Gustavo Pratt has always been on the quest for innovation, change and challenge in the status quo of pharma advertising. His story is rich and solid in both the creative and strategic environments.
He started his career in advertising at BBDO Mexico where he worked on the Pepsi, Gamesa and FedEx accounts. After that, he joined Ammirati Puris Lintas and was in charge of accounts like GE, Nestlé chocolates, Tetra Pak, and Bayer. Later he worked for Bancomer, Sonrics candy, Janssen-Cilag, Volkswagen and McDonald’s at DDB. At Saatchi &, Saatchi, he launched SKY Satellite TV in Mexico. Finally, he worked for Young &, Rubicam as Creative Director for AT&,T and AT&,T Latam, Danone and Phillip Morris. Then he ventured as a partner in CMV Advertising (small creative boutique that later turn into a full agency) where he worked for Bally Total Fitness Gyms, Starbucks, Royal &, SunAlliance, Reebok, Xerox and Pfizer (Viagra, Detrol, Dostinex &, Norvasc). And there a relationship started with GSW to handle the Lilly accounts for Diabetes and CNS, that earns the agency the recognition in the marketplace and sets the course of becoming a full healthcare ad agency.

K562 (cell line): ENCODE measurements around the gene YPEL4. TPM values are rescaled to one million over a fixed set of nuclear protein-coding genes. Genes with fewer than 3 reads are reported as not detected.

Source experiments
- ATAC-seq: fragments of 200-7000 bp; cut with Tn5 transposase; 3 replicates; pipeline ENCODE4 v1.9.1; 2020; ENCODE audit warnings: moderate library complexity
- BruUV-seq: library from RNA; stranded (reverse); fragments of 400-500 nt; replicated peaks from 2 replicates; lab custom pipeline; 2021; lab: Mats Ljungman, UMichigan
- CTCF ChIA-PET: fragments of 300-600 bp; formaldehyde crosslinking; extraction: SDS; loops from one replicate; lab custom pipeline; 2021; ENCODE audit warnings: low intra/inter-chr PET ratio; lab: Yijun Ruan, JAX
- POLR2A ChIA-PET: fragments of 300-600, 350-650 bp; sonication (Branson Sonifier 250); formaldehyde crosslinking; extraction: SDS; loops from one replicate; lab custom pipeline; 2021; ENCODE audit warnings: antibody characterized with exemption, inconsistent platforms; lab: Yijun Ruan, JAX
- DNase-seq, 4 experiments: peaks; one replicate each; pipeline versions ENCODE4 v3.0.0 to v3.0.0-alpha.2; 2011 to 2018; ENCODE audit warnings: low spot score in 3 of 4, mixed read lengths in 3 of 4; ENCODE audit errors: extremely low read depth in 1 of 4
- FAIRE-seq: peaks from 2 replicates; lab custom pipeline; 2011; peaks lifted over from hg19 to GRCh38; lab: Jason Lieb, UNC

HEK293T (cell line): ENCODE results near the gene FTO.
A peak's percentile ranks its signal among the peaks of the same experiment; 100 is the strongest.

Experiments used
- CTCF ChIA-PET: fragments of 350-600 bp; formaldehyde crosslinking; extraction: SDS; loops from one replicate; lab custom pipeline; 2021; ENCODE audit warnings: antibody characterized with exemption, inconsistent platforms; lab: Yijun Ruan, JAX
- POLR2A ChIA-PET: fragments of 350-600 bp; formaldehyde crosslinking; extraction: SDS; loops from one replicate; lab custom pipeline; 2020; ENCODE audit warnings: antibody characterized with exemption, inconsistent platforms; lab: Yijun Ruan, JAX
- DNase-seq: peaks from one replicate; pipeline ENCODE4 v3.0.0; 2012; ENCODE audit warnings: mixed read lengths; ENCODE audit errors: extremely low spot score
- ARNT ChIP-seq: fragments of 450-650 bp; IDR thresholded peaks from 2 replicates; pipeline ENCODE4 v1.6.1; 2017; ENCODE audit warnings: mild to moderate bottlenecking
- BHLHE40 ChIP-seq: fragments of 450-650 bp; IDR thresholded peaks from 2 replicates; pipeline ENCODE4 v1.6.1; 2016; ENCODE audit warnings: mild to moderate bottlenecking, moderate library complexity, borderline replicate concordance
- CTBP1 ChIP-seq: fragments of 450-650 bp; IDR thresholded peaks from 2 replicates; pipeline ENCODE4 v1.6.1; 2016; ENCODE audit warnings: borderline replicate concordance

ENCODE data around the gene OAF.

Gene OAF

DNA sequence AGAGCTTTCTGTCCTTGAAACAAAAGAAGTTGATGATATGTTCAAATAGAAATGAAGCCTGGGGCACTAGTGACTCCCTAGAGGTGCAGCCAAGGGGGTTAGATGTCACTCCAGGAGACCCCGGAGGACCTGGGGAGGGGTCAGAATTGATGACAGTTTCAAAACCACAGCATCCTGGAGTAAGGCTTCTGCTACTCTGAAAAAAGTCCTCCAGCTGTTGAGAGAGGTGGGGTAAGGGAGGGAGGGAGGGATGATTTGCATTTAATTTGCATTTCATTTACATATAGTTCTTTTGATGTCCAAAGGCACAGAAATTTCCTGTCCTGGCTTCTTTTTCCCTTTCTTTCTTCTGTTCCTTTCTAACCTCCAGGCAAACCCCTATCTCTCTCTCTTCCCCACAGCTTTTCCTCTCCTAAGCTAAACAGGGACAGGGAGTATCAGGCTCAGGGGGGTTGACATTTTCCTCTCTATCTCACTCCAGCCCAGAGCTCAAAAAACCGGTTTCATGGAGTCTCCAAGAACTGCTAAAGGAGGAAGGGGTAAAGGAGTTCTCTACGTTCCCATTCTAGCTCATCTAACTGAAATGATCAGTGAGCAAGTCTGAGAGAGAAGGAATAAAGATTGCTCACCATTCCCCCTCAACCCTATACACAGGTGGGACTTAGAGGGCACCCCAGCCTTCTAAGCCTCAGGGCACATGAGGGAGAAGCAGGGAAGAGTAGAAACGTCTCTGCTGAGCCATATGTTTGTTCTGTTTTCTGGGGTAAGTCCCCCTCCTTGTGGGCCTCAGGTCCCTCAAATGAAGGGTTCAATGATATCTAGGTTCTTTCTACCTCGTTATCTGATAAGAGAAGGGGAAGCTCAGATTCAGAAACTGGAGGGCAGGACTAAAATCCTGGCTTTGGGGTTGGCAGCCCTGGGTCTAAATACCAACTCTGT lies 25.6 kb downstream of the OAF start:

After participating in three Global Creative Exercises for GSW, Gustavo was “abducted” by GSW to become the VP International Creative Director, responsible for organizing and participating in the Global Creative Waves, also been the link internationally to keep the creative teams together, inspiring them to do great and liberating work. He worked for the global brands of the Lilly Diabetes Franchise, Renagel, Saflutan and Byetta, etc. He created the Global Diabetes Franchise Campaign for Lilly, The Bydureon Global Campaign and also on the Zyprexa and Relprevv global campaigns. He also did creative training for the GSW offices around the world, coordinating creative ideation, execution and production. Then he was selected to lead the new GSW agency in Mexico as General Manager and lead the agency to have more 30 brands in 2 years. After that, Gustavo joined the Sudler&,Hennessey team as managing director and taking the agency into new creative territory.
Now, following in the footsteps of many entrepreneurs in the industry, Gustavo has decided to open his own agency: *Asterisco. His agency will focus on creative innovation to push the pharma advertising world forward. *Asterisco is currently working with the following clients: Astra Zeneca, Sanofi, Genzyme, Lundbeck, Janssen Pharmaceuticals, Stendhal, 3M, Liomont, Biomédica de Referencia and Alestra.
How can pharma keep up with innovation?